Add Slider Controls to Your Forms
Implementing the slider is very simple. Addd this code to the <head>
These inclusions create a document.sliders
array, like the other document arrays. Put this in the body of your document to make the slider appear:
// or slider_render_all(); // for more than one
If your document includes a form, then make sure the form and form element ID's match those in slider.js. If you want to be able to copy a slider value to a form field, then add a form event handler such as this one:
That's nearly it. There are two known portability gotchas. Mozilla (0.99, anyway) needs the <FORM></FORM>
tags that appear in the <BODY>
. Netscape 4.x requires that you use the NAME
attribute (not the ID
attribute) of the <FORM>
and <TEXTAREA> tags to identify the HTML elements.
The final, optional step is to customise your slider. To do that, copy the slider.js
property, which identifies each slider at runtime. Finally, set other slider properties based on your preferences. The most important ones are:
top, left: the location of the slider in the browser window
interactive: set the true, the user can move the slider stylus.
continuous: set to false, the stylus will always finish on one of the tick marks when dragged. Set to true, any point on the scale is allowed.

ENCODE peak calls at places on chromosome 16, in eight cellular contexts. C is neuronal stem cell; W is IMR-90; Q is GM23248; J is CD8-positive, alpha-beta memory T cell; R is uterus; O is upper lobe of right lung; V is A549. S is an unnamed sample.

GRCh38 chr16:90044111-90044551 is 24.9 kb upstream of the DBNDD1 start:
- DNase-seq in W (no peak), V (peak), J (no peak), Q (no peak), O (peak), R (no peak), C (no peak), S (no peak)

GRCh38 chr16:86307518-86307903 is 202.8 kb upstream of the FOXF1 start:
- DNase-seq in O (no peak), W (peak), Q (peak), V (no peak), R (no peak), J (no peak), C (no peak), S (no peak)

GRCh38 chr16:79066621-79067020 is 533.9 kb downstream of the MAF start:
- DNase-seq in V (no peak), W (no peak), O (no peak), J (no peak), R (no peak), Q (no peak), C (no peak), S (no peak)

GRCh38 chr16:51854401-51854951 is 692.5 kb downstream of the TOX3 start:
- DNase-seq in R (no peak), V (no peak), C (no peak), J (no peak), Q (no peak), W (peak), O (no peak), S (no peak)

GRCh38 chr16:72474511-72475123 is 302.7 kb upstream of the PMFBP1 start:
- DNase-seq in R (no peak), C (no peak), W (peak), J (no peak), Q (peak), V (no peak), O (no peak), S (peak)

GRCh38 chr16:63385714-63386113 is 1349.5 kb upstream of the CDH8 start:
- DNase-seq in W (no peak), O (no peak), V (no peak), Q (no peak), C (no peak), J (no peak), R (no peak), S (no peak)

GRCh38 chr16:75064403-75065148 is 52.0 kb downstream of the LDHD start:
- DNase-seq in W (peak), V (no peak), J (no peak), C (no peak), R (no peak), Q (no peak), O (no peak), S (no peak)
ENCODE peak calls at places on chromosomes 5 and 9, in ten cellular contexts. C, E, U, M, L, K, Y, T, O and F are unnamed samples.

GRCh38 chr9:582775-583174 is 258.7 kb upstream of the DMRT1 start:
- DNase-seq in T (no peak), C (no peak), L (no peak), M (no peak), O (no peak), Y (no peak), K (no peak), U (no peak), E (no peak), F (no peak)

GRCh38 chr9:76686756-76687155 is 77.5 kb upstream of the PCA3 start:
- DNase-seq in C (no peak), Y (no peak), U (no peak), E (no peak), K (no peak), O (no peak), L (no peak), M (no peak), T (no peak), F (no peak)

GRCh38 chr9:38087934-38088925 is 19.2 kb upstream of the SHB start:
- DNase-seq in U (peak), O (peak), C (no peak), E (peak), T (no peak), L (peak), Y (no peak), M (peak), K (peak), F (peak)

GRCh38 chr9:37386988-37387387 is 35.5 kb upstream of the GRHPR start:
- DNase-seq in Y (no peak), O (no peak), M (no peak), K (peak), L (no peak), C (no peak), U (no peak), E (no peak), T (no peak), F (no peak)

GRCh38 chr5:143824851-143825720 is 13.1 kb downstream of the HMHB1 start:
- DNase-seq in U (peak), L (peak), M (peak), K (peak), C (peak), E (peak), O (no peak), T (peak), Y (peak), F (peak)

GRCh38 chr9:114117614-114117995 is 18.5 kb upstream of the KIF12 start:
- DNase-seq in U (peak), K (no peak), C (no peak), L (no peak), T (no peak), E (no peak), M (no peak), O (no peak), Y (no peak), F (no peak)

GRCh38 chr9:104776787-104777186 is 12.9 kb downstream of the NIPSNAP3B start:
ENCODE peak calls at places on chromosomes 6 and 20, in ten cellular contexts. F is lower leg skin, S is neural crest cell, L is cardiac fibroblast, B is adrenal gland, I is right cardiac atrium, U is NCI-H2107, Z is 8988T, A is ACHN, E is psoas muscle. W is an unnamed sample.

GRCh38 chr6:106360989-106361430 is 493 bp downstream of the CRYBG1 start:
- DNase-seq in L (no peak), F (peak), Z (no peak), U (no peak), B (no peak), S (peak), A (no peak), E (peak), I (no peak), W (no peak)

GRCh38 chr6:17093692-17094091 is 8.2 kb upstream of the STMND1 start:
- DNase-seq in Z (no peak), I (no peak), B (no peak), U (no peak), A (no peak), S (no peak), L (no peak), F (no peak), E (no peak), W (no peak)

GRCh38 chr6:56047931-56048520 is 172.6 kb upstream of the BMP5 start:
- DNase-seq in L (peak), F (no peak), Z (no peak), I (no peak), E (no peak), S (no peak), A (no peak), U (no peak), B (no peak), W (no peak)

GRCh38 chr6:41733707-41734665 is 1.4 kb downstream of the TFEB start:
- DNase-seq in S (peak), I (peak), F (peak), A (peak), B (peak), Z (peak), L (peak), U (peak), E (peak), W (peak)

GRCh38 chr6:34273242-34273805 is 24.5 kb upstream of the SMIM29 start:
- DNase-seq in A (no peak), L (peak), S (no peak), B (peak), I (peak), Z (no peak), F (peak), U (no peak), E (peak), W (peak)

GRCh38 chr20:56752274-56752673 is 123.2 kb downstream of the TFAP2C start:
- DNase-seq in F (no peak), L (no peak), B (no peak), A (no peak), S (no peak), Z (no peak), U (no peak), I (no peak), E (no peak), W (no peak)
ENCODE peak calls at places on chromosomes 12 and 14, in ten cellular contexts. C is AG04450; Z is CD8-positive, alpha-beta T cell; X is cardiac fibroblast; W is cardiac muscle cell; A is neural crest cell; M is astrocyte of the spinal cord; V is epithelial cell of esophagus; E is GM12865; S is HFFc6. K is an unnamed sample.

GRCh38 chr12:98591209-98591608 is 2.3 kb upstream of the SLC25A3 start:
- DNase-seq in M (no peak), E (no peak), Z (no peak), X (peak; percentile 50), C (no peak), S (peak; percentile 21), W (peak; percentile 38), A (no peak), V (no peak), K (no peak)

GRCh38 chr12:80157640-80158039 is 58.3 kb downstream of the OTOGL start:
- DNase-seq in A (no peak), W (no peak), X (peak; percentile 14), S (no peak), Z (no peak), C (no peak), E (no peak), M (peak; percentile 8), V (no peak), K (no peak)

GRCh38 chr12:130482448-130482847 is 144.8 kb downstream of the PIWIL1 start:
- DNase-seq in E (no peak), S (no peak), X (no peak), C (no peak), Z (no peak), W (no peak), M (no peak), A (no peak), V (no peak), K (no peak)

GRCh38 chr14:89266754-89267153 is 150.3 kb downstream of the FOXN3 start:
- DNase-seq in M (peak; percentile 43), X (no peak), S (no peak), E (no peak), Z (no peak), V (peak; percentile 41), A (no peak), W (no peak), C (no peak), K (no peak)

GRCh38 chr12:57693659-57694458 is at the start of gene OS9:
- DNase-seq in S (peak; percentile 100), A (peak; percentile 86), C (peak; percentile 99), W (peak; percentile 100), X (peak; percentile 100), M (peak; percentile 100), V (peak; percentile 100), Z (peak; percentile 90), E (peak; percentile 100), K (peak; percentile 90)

labels the user sees these values on the screen
values the value that results when the stylus aligns with a label.
The various _height and _width properties specify the display height and width for the images. The height and width properties don't have to match those of the supplied images. If they don't, the browser will scale the images. You can see that in action in the sample code, which uses mostly tiny two-pixel images. The browser expands them to the specified size when it renders the pages. To see what the images really look like, try viewing them in MS Paint or Xv at maximum zoom. You can change any of the images except pane.gif
, which is a transparent one-pixel image used to pick up all the mouse events.
files contain the plumbing code >) (See Listing 1
). You don't need to alter them to create sliders out of the box. How they work is next up.